From the 43 cases under treatment, data from the Ministry of Health due to be released in early 2008, shows that at least three people have HIV-TB co-infections; two children under five received the infection from their mothers; and two pregnant women are under prevention of mother-to-child transmission (PMTCT) HIV treatment.[1]

National response

HIV/AIDS has had a devastating impact on other countries in comparable circumstances to Timor-Leste. Among Timor-Leste’s nearest neighbors, Papua New Guinea appears to be in the early stages of a generalized HIV epidemic that threatens to not only halt, but also reverse the development achievements the nation has made in its relatively short history. Many of the circumstances that have led to the current HIV situation in Papua New Guinea are also present in Timor-Leste, including large-scale social dislocation and high levels of HIV-related risk.[1]

In 2002 a National HIV/AIDS/STI Strategic Plan (2002–2005) was adopted. In the period since, Timor-Leste has adopted and implemented strategies, policies, programs, and projects to address HIV/AIDS. However, among key stakeholders, it is generally accepted that while many effective activities have been implemented, overall coordination is weak, and important gaps exist. Knowledge about HIV/AIDS across the general population remains low, the level of unsafe sex practices is high, and STI rates are also high.[1]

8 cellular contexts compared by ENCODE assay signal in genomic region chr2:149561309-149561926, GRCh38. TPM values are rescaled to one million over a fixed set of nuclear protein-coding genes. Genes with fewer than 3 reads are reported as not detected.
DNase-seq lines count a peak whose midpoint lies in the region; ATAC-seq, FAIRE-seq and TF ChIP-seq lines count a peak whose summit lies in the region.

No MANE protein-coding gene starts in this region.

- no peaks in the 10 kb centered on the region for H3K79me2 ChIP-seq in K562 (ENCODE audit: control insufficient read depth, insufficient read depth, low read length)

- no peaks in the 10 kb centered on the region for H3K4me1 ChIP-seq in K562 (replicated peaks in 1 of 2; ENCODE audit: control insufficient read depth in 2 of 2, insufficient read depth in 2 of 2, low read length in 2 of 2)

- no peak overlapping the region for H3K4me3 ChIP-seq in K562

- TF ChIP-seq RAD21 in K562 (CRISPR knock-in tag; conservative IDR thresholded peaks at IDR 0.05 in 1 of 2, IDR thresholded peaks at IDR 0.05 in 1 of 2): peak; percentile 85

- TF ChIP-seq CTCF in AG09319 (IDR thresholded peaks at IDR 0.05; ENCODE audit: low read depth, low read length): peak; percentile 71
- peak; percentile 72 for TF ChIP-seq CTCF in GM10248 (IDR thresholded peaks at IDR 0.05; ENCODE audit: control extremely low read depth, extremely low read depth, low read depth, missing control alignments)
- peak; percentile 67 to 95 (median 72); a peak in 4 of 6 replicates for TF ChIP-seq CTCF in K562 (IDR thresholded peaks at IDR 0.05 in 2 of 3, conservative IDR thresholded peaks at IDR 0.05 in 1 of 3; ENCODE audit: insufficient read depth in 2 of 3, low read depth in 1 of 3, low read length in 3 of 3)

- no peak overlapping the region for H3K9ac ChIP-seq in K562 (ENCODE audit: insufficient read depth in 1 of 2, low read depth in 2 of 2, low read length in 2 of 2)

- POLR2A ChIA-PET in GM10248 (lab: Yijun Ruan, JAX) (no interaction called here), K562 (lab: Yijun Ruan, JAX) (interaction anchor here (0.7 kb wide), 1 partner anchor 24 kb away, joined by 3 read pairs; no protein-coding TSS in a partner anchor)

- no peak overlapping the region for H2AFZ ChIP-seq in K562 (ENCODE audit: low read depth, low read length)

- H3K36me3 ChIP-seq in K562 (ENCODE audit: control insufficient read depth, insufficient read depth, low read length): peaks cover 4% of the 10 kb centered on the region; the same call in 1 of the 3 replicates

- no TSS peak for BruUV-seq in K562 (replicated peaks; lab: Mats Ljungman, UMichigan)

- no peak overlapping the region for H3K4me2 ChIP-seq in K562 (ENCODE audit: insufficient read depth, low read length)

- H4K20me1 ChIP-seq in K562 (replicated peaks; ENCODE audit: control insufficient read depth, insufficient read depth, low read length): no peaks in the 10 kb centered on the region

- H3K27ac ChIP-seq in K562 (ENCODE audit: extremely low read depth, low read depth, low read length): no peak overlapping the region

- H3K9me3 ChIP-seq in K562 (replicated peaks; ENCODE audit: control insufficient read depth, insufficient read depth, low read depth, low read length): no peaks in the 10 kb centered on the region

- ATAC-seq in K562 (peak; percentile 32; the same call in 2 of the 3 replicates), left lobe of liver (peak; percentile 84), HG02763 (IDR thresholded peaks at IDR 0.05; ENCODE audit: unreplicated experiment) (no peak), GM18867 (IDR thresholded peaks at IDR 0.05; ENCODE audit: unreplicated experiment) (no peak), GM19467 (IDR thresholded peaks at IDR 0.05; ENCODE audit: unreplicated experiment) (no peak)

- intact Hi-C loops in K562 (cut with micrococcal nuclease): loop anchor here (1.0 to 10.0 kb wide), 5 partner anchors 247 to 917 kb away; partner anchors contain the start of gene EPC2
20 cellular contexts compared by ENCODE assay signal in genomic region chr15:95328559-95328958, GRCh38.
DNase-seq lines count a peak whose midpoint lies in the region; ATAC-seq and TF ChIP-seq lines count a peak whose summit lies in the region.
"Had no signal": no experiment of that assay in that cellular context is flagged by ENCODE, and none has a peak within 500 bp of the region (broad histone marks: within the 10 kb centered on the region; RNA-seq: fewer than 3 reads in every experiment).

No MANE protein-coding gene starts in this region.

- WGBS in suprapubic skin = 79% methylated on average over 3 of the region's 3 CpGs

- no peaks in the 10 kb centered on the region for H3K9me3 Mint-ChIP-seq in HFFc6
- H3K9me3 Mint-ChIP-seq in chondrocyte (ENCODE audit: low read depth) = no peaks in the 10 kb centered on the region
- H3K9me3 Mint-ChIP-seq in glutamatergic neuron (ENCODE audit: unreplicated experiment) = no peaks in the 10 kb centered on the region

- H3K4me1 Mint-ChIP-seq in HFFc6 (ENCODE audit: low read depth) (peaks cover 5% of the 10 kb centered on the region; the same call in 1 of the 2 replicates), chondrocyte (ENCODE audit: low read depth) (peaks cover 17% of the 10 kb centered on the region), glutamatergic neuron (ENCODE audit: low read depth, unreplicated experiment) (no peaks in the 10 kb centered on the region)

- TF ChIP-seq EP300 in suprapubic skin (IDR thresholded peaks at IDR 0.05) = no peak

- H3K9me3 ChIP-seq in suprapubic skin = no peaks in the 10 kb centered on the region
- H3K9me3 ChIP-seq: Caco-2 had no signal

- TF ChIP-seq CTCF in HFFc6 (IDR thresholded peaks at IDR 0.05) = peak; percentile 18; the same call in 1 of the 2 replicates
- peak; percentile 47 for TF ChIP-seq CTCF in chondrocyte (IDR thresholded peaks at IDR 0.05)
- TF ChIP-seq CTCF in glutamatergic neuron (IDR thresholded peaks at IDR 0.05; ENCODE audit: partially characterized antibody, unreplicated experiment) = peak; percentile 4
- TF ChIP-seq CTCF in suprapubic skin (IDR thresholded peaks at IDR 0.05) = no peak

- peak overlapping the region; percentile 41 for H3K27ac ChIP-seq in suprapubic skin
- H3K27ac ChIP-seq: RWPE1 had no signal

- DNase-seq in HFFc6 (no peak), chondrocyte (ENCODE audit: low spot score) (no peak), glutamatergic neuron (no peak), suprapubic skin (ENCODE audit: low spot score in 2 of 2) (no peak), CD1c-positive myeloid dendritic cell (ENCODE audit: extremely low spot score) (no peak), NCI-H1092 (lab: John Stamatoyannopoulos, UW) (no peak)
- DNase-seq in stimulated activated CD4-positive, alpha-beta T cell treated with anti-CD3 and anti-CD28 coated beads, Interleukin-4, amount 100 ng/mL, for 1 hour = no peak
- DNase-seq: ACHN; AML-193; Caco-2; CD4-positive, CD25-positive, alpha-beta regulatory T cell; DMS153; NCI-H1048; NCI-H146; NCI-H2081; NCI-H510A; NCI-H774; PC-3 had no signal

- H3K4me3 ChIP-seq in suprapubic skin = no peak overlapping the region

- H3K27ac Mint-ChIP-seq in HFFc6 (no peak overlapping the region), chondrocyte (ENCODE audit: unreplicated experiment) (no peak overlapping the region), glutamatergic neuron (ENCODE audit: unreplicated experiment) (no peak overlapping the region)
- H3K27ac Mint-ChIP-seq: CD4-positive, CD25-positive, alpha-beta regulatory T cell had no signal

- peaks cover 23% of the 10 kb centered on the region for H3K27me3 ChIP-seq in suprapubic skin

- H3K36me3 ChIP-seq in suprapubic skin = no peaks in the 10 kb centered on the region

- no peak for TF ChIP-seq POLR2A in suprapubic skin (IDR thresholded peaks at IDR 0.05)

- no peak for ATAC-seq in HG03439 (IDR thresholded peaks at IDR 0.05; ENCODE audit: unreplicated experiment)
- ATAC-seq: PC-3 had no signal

In mid-2005, the Ministry of Health, with support from UN Agencies and key civil society organizations, initiated a process to review the National HIV/AIDS/STI Strategic Plan (2002–2005) and develop a new national strategic plan to cover the period 2006–2010. The new National Strategic Plan for HIV/AIDS/STIs 2006–2010 was approved by the Council of Ministers in August 2006. The goal is "to maintain Timor-Leste as a low prevalence HIV nation and minimize the adverse consequences for those infected with HIV". Four program components were identified:

A key part of the national strategy is the establishment of the National AIDS Commission, to provide independent advice to the Government of Timor-Leste on all matters related to HIV/AIDS and to monitor and advise on the progress in implementation of the National Strategic Program.[1]

In 2006, the Global Fund to Fight AIDS, Tuberculosis and Malaria approved a fifth-round grant for Timor-Leste to scale up the national response to HIV/AIDS through the delivery of services and information to at-risk populations and people living with HIV/AIDS. The grant was signed in December 2006 and now is on quarter three implementation. Assessment reports show good performance in relation to targets settled for quarter 1 and quarter 2.[1]


  1. ^ a b c d e f g h i j k "Health Profile: Timor-Leste" Archived 2008-08-17 at the Wayback Machine. United States Agency for International Development (February 2008). Accessed August 25, 2008. Public Domain This article incorporates text from this source, which is in the public domain.

[HIV-AIDS and Homophobia in Timor-Leste]

[Timor Leste Red Cross excludes homosexuals from HIV-AIDS Reduction Program]